18 Comments

LLM (Cantab)

You mean to say not everyone wants to spend their life toiling away at their desk from 9 til 8pm (if you’re lucky) every weekday? Colour me shocked.

(32)(5)

Jay

Not sure why people on here think corporate law is the only career that entails long hours in the City. If your a business analyst, consultant, wealth management advisor etc. at any of the quality shops you wont be clocking off at 5pm.

Unsocially long hours are not something only reserved for Lawyers. Bloody hairdressers can work 9-8pm

(45)(4)

Anon

You need to improve “your” grammar if “you’re” planning a career in the City, mate.

(6)(22)

Anonymous

Mate is hardly grammatically correct, now is it? How should grammar be defined? Some of you idiots will probably have 1st class degrees but still thick as shit. The point the person makes is more important than sentence construction. Grammar is merely superficial.

(33)(5)

Disgruntled

“Grammar is merely superficial” are the flavour of pleadings you would see on an unsuccessful defence to breach of contract where the damages are upwards of £5M, with a successful professional negligence claim shortly following.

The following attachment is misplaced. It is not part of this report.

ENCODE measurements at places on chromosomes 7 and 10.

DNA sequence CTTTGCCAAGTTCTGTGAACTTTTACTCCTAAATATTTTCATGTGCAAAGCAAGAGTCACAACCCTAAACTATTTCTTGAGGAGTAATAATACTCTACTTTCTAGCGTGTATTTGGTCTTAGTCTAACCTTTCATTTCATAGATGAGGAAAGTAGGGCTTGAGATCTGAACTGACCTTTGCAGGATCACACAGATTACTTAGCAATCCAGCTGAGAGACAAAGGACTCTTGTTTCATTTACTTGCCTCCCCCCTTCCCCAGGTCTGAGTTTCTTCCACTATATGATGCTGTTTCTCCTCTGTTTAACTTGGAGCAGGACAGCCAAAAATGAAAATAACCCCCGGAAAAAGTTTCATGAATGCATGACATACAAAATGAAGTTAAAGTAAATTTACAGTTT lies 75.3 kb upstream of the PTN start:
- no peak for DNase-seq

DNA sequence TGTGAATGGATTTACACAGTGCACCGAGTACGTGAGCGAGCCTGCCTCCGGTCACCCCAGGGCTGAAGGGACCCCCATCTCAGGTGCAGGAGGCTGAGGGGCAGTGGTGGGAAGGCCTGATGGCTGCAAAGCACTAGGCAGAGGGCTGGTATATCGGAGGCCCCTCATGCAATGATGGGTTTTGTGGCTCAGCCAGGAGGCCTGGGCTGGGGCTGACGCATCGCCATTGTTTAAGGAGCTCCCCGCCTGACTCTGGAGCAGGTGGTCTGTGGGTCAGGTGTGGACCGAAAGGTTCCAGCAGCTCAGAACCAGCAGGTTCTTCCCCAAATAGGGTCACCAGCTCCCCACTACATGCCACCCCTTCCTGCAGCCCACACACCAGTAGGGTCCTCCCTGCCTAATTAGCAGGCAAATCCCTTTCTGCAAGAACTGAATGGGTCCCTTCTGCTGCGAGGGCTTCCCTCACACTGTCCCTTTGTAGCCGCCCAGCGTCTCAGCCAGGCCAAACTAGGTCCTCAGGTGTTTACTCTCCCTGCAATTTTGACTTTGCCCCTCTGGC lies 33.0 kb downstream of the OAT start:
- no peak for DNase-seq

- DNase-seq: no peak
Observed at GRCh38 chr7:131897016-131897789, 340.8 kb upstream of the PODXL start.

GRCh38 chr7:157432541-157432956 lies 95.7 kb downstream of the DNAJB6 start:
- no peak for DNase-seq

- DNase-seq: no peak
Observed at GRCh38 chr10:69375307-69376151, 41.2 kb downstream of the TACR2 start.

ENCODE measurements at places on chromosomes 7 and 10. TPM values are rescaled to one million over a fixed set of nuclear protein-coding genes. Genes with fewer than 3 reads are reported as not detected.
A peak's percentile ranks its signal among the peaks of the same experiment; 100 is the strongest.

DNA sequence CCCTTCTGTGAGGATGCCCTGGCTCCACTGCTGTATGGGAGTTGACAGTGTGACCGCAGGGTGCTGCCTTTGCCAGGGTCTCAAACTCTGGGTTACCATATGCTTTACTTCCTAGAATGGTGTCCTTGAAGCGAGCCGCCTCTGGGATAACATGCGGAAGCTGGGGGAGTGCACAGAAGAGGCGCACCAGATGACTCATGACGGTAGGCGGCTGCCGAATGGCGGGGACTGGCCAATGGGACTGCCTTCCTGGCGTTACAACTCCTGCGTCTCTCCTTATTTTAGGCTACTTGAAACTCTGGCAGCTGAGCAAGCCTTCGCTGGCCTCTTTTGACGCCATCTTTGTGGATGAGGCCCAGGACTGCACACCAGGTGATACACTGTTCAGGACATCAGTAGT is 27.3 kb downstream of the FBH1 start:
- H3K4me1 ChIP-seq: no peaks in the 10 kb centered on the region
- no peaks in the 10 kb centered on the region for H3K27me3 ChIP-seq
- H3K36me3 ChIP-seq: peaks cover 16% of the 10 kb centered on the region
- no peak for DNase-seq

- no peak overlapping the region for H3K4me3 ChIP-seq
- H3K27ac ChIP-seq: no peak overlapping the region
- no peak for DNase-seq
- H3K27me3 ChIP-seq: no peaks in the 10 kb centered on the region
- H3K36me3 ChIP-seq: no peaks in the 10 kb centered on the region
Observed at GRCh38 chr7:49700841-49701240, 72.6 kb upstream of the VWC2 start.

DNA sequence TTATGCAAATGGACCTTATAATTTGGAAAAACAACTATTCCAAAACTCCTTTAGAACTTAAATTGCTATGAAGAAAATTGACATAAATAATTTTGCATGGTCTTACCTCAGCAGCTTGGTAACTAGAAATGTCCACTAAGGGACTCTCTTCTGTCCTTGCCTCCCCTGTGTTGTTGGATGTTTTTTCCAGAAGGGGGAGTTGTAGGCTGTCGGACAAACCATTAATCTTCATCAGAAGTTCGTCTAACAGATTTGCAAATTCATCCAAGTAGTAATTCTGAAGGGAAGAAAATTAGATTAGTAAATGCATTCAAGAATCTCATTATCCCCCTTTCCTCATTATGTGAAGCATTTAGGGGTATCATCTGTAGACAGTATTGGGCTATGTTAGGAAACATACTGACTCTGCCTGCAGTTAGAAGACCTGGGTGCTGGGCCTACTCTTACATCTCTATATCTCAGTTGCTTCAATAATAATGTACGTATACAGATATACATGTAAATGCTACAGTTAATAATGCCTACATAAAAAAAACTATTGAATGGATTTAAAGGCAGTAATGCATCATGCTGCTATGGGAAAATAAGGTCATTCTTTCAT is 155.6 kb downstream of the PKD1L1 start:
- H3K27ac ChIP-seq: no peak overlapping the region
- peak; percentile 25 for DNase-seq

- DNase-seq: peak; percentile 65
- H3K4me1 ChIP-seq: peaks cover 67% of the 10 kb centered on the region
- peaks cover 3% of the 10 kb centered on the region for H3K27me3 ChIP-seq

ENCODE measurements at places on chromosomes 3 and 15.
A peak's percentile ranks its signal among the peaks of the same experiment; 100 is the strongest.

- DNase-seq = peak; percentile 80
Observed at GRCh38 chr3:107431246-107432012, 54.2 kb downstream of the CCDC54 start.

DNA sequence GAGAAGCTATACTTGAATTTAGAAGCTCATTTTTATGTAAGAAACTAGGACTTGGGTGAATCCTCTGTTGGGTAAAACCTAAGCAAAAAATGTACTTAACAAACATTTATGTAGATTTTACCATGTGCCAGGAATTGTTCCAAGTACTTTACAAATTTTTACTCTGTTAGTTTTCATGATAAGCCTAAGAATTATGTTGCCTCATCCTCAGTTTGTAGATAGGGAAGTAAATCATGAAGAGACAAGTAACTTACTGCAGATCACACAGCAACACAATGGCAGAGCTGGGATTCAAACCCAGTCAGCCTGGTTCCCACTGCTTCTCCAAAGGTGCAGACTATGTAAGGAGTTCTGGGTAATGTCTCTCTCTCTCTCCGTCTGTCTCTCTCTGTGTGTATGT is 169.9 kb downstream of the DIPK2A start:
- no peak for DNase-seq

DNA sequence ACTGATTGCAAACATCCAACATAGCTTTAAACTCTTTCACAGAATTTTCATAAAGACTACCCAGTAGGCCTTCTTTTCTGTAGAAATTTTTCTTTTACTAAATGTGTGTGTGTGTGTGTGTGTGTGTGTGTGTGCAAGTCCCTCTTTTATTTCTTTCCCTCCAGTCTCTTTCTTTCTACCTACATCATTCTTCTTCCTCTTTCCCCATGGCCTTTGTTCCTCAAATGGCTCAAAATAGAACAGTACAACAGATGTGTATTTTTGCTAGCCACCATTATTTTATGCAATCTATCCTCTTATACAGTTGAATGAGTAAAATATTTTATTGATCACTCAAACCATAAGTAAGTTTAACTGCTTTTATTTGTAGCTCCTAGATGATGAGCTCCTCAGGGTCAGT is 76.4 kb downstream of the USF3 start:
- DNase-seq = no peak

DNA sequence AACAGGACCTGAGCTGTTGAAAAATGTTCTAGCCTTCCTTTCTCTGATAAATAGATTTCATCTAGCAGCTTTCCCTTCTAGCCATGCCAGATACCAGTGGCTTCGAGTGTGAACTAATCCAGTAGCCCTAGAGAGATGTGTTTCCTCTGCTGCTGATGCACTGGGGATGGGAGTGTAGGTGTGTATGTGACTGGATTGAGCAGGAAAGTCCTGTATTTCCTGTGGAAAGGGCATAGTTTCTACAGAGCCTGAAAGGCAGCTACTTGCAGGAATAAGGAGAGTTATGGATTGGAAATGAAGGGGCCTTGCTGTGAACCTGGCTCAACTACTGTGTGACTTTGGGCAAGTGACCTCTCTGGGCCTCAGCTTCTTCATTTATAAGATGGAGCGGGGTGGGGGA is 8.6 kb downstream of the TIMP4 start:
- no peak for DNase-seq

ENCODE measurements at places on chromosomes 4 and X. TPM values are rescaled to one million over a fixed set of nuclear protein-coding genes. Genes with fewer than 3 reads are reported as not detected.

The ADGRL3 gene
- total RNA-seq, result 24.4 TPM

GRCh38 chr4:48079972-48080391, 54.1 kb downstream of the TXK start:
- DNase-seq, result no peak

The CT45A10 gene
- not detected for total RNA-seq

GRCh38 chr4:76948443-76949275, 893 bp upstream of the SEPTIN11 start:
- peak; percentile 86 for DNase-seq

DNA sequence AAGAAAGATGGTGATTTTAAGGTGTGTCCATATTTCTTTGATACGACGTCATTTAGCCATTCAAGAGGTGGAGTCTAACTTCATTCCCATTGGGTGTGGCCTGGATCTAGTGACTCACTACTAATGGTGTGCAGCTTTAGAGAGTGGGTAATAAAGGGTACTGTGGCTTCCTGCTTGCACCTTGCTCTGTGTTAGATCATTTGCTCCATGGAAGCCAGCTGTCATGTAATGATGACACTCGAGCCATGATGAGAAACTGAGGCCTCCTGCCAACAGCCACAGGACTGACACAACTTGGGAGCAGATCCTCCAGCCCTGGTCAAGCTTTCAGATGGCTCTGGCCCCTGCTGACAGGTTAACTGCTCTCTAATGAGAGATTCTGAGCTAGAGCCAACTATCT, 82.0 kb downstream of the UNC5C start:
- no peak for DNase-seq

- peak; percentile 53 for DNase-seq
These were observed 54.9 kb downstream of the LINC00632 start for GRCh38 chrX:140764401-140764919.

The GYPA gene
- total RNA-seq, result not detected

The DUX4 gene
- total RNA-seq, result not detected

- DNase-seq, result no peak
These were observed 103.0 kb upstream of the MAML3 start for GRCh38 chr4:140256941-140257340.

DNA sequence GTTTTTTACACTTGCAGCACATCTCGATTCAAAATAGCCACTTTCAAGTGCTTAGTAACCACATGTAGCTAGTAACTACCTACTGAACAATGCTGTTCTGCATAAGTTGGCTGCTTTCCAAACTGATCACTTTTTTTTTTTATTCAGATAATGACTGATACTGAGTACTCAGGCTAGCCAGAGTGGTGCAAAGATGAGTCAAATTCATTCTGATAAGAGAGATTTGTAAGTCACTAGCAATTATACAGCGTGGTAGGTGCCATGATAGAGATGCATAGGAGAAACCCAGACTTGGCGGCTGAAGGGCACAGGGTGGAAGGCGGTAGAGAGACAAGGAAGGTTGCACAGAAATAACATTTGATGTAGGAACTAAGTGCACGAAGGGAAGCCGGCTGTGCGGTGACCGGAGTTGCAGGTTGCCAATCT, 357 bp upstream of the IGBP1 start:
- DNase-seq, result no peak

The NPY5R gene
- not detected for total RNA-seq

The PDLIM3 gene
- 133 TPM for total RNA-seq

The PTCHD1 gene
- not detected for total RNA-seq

Anon

Said no lawyer, ever.

LLM (Cantab)

I’m well aware law isn’t the only profession with long hours, but that’s what you usually sign up for if you choose this route.

(1)(1)

CMS Trainee

Should be titled “Careers law students who can’t get a TC or pupillage are considering”.

(13)(34)

Anonymous

Not everyone is dreaming of a training contract…

(0)(0)

Anon

I read law at Trinity Hall, Cambridge and am considering entering the Church.

(27)(2)

Shannon - Grad Rec

And we care why?

(2)(8)

Bombay Bad Boy

Please can you stay in there if you do?

(6)(1)

Anon

Gavin Henson said that once and look where that got him.

(4)(0)

MC Trainee

I would not recommend legal operations at the big law firms. I’ve seen associates / trainees bully support staff, snarl down the phone at them and lie about them to cover themselves. It is very much the bottom rung and **** flows downwards.

Unfortunately many lawyers (as you can tell from LC comments) consider themselves God’s gift to man because they got a TC or pupillage. They accordingly view all non-lawyers as serfs.

Best to steer clear and pursue one of the more interesting routes above.

(46)(1)

Legal Plops

*I would not recommend legal operations at any firms.

(2)(0)

Anonymous

Bit unfair to judge lawyers by reference to LC comments. I doubt most of their writers have even graduated!

(2)(0)

Honey Booboo

Very well said. I have worked at several magic circle firms as a paralegal and I must say that I have never met so many petty and despicable characters. I have not applied for a training contract as I don’t want to spend the rest of my career working with such individuals 😛

(0)(0)

Honest career adviser

Considering the economic climate, only fans, and many vids for female graduates. Its a shame that those sites are not a viable option for males. I guess we need to challenge the “gender pay gap” in the adult industry.

(2)(1)

Comments are closed.

Related Stories